Death of Cable TV

Jaylin Saunders, TheSCENE Lead Reporter

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Online streaming services have definitely changed the game when it comes to TV and movies. These days, many turn to streaming services like Netflix or Hulu to get their entertainment instead of channel surfing.  

So, are the days of searching for something to watch through a list of scheduled programs becoming a thing of the past? With the release of Youtube TV and Hulu with Live TV and many others, traditional television’s end may very well be in sight.

Technology renders many things useless and cable television is in the path of digital destruction is no exception.

Watching hours worth of shows in one sitting may have earned you a couple names in the past, but now it is becoming a trend. Binge watching is now a hobby that many people enjoy.  

Families now have movie nights by renting a few movies on Vudu or scrolling through Netflix. College students escape work on Youtube. It is as if cable isn’t needed anymore.

Many prefer streaming over cable because all you would want to watch is a click away.

There is no waiting for your favorite show to come on because all that anyone would have to do is just click the latest episode. Even certain channels have websites with every episode that was aired on tv to binge. Some even choose to wait on watching a show on television because they want to see the full season online.

In 2017 Pew Research Center found that about six in 10 young adults primarily use online streaming to watch television.  This is one of many confirmations that cable television is fading into the background and soon to be lost in time.

Not only is online streaming more convenient it is also more affordable as well.

It has been found that the monthly fee for the typical cable tv package is $100 and the monthly fee for a typical streaming tv package is $40, according to a study done in April by Clark.com.

College students pay for enough already, so why not save some money? Most streaming sites have free trials, as well, so you can test the waters before committing to another bill.

With all this said, cable networks aren’t oblivious to the shift that is coming. Even DirecTV has DirecTV NOW which is an online streaming service where you can stream live television.

It’s only a matter of time until more companies decide it’s time to go digital.

As time passes, some eras come to a close and the age of cable TV may be the next to go. Soon enough everything will be online to watch and enjoy.

Still, even as cable television fades, many can still enjoy a lot of great content on tv while it’s still there.

1 Comment

One Response to “Death of Cable TV”

  1. Michelle on October 15th, 2018 12:40 am

    It’s become an article of faith among people who write about the television industry from a distance that a massive wave of cord cutting is upending television as we know it and the entire ecosystem is in its death throes.

    This is perplexing (to put it mildly) for those of us who actually work in the industry, as nothing could be further from the truth. Pay TV is a mature industry without a lot of room for growth, but from quarter to quarter, the number of people actually abandoning pay TV has rarely, if ever, exceeded 1 percent of the total user base.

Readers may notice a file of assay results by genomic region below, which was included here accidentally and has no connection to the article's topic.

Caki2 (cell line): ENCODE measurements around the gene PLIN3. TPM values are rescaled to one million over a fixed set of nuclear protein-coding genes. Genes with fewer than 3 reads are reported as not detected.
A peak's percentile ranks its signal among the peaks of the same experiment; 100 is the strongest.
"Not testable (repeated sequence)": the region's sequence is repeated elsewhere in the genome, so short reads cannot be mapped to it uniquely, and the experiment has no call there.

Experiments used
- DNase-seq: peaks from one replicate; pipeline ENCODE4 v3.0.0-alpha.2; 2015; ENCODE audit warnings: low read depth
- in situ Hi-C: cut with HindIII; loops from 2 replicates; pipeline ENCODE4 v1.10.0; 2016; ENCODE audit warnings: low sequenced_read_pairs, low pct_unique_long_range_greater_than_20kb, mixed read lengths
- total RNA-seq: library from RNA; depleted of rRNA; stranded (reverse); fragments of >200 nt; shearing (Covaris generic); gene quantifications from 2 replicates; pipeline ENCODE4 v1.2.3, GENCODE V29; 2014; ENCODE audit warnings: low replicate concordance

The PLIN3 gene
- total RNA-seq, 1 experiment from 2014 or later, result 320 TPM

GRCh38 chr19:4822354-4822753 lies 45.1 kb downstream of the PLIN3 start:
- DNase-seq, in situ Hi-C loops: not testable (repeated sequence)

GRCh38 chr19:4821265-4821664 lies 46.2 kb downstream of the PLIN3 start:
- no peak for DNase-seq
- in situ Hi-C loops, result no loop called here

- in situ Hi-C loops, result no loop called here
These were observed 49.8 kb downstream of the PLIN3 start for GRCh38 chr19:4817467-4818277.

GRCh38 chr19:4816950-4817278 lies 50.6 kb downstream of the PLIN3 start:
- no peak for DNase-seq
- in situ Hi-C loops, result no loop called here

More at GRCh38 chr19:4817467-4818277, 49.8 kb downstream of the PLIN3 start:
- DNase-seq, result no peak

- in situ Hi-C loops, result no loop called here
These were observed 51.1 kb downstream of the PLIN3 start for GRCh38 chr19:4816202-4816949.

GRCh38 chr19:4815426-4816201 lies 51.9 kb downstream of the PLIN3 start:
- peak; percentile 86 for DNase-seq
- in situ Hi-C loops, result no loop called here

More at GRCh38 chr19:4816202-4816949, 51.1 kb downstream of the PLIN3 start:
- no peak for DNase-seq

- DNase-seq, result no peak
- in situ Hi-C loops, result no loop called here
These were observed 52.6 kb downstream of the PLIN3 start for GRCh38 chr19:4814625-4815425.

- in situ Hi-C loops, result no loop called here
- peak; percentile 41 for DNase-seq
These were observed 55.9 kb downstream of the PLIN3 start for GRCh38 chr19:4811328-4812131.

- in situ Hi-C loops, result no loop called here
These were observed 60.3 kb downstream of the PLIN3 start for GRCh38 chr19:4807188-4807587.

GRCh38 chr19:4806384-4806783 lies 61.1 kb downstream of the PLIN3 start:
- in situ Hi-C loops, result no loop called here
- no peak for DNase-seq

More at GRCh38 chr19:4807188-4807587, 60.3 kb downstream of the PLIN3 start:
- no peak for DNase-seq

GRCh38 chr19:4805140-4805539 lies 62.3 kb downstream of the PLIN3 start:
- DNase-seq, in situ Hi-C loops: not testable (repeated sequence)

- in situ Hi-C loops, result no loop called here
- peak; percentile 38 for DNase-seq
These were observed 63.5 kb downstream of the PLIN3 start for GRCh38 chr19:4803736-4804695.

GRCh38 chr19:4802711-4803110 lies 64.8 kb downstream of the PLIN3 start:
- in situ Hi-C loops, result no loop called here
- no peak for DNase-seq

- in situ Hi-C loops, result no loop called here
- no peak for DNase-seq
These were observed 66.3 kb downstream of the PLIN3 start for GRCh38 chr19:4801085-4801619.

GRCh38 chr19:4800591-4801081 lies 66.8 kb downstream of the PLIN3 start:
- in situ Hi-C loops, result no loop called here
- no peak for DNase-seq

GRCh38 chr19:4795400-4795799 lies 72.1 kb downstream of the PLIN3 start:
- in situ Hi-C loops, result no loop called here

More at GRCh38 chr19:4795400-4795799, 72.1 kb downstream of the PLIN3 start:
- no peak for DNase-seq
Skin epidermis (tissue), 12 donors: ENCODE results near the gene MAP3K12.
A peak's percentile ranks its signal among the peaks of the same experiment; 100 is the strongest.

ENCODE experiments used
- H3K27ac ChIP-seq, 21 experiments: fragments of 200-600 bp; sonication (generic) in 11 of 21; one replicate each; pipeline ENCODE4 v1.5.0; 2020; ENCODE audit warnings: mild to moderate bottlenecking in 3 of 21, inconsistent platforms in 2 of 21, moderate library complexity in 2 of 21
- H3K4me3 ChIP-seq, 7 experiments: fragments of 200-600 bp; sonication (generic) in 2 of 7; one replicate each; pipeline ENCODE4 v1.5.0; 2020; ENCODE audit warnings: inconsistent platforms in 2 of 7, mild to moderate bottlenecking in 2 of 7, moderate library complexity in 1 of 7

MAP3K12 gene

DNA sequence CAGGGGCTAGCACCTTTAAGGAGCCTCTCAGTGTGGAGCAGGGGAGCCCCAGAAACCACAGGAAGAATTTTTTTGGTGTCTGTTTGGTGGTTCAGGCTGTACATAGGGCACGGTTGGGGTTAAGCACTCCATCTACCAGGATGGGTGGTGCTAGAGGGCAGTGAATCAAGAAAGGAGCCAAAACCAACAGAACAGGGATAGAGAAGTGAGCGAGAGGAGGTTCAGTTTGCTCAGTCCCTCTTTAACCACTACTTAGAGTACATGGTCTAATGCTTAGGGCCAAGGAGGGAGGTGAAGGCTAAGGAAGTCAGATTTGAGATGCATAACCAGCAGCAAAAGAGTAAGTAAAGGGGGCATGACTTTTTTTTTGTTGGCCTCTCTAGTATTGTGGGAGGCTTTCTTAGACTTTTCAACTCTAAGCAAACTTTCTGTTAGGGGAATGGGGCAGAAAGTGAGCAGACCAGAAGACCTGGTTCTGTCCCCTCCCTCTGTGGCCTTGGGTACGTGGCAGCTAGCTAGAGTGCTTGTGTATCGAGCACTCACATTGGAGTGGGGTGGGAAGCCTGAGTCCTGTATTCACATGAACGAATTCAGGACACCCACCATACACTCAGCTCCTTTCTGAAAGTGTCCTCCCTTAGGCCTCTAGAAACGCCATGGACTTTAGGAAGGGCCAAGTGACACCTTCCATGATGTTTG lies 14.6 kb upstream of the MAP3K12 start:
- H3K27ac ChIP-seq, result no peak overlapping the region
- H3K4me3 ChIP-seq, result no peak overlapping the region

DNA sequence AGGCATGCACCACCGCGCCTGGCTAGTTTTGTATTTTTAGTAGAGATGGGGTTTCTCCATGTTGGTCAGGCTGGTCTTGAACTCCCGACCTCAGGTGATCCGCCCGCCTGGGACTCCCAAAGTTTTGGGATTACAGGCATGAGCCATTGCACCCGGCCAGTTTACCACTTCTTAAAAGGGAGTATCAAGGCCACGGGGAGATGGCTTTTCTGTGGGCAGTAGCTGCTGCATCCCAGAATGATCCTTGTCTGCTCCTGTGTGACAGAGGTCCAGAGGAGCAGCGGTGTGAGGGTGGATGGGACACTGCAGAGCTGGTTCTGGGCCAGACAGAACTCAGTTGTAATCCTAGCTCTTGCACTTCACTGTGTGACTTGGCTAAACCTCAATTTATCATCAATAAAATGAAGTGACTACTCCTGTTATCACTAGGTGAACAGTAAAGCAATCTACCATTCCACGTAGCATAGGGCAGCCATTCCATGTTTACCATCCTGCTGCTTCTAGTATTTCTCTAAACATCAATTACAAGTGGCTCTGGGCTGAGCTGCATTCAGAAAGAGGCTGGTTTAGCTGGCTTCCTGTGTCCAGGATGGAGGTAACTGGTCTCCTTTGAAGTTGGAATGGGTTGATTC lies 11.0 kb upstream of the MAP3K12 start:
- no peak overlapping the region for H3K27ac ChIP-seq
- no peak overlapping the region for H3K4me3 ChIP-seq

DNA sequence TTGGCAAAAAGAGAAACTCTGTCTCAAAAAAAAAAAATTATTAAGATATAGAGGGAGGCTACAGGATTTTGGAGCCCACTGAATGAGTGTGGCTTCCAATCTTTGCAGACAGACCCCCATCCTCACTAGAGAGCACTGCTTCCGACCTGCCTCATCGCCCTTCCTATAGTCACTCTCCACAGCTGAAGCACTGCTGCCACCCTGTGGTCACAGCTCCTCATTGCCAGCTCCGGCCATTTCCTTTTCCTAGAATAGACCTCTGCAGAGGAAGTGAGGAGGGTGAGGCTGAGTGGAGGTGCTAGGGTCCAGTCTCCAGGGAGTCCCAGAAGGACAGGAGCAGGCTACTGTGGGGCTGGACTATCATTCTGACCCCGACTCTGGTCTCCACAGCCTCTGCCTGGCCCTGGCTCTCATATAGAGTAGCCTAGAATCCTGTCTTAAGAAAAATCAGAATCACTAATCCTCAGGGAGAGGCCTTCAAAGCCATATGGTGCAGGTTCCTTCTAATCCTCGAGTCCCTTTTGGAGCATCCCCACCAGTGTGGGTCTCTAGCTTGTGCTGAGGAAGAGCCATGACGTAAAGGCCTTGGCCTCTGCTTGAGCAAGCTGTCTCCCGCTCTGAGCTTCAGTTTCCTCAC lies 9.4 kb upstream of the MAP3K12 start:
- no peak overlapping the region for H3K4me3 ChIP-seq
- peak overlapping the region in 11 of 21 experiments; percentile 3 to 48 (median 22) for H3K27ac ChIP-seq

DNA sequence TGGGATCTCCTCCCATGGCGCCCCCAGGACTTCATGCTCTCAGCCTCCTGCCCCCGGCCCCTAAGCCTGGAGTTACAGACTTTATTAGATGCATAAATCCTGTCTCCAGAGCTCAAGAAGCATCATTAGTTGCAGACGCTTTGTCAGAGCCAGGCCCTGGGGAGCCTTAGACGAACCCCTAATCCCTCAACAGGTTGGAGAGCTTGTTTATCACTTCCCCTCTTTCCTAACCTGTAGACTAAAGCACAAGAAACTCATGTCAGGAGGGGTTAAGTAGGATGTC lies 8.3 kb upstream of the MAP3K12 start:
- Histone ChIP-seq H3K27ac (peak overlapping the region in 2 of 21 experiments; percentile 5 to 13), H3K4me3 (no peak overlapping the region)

So where does this “TV is dead!” narrative come from, and how did it start?

    There are two issues: numbers and definitions. Let’s start with the former.

    Pay TV in the U.S. has a penetration rate in excess of 80 percent–85 percent. That’s because we’re a very large country with bad over the air reception, and so somewhere in the range of 100 million households have pay TV subscriptions. When 600,000 of those households decide they no longer want pay TV, it certainly sounds like a hefty number. But in reality, it’s only 0.6 percent of the pay-TV population. In most industries, 0.6 percent of all users would be a rounding error, but given the number of clicks a good “TV is dead” headline can get, you’ll often see headlines that trumpet “Cable companies lose over half a million subscribers this quarter alone!” And since numbers of that size can certainly create the impression that people are fleeing en masse, they’ll get a whole lot of clicks.

    The other issue is around the definition of cord cutting. The industry defines a cord cutter as someone who completely abandons any sort of pay TV subscription in favor of on-demand only services like Netflix and/or old school over the air broadcasts.

    The problem is that the people creating the “TV is dead” narrative don’t differentiate between cord cutting and a more common behavior known as cord shifting.

    From quarter to quarter, the number of people actually abandoning pay TV has rarely, if ever, exceeded 1 percent of the total user base.
    A cord shifter is someone who has given up linear pay TV delivered via a set-top box for linear pay TV delivered via the open internet. So rather than Comcast or Verizon or Dish, they’re getting their linear TV from services like Hulu, YouTube TV, DirecTV Now, Sling TV, FuboTV, PlayStation Vue and the like.

    You may have heard these services (the industry term is vMVPD, or virtual MVPD) referred to as “skinny bundles,” but the truth is they’re more like mesomorph bundles these days—80 to 100 channels for around $40 to $50/month, with cloud DVR and the ability to add on HBO and Showtime.

    A recent study by the Wall Street analyst firm MoffettNathanson revealed that around 70 percent of those giving up their traditional pay-TV subscriptions are actually switching to these vMVPDs. And if you’re paying AT&T $60/month to watch 80 channels worth of live network TV on DirecTV Now, that’s not really cutting the cord—it’s shifting it from cable or satellite to broadband.

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